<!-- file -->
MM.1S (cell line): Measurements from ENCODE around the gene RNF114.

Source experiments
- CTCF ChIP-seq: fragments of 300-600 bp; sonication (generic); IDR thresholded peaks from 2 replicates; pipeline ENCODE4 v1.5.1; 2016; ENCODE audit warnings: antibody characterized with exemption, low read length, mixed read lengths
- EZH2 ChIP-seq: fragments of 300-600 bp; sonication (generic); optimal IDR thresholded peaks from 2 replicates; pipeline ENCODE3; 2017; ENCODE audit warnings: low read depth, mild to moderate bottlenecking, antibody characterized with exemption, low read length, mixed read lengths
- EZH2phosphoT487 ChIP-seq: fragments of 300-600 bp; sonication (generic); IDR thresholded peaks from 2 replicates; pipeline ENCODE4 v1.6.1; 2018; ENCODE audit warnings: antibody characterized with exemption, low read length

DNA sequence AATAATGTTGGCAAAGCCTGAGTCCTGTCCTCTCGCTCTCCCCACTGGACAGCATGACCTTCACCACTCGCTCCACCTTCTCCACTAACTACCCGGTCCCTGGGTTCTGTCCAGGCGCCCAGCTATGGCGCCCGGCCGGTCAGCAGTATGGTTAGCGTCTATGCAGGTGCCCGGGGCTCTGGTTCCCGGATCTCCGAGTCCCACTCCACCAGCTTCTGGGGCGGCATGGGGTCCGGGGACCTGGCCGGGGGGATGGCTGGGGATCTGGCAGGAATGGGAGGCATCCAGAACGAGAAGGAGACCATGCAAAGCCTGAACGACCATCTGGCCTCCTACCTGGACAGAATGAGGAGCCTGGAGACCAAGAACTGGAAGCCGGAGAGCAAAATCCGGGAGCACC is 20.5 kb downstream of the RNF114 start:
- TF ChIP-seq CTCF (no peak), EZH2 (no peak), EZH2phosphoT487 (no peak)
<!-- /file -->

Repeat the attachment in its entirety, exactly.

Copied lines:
MM.1S (cell line): Measurements from ENCODE around the gene RNF114.

Source experiments
- CTCF ChIP-seq: fragments of 300-600 bp; sonication (generic); IDR thresholded peaks from 2 replicates; pipeline ENCODE4 v1.5.1; 2016; ENCODE audit warnings: antibody characterized with exemption, low read length, mixed read lengths
- EZH2 ChIP-seq: fragments of 300-600 bp; sonication (generic); optimal IDR thresholded peaks from 2 replicates; pipeline ENCODE3; 2017; ENCODE audit warnings: low read depth, mild to moderate bottlenecking, antibody characterized with exemption, low read length, mixed read lengths
- EZH2phosphoT487 ChIP-seq: fragments of 300-600 bp; sonication (generic); IDR thresholded peaks from 2 replicates; pipeline ENCODE4 v1.6.1; 2018; ENCODE audit warnings: antibody characterized with exemption, low read length

DNA sequence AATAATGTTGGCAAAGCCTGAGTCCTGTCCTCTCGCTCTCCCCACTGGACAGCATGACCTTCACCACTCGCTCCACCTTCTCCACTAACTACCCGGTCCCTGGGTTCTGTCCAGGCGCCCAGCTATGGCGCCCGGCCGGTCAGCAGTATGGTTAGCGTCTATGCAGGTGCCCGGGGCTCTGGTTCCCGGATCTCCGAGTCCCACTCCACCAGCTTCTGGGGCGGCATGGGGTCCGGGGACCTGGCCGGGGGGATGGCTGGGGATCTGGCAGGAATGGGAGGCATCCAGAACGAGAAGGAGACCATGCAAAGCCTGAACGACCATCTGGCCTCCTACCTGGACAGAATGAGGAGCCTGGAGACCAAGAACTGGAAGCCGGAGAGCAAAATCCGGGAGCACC is 20.5 kb downstream of the RNF114 start:
- TF ChIP-seq CTCF (no peak), EZH2 (no peak), EZH2phosphoT487 (no peak)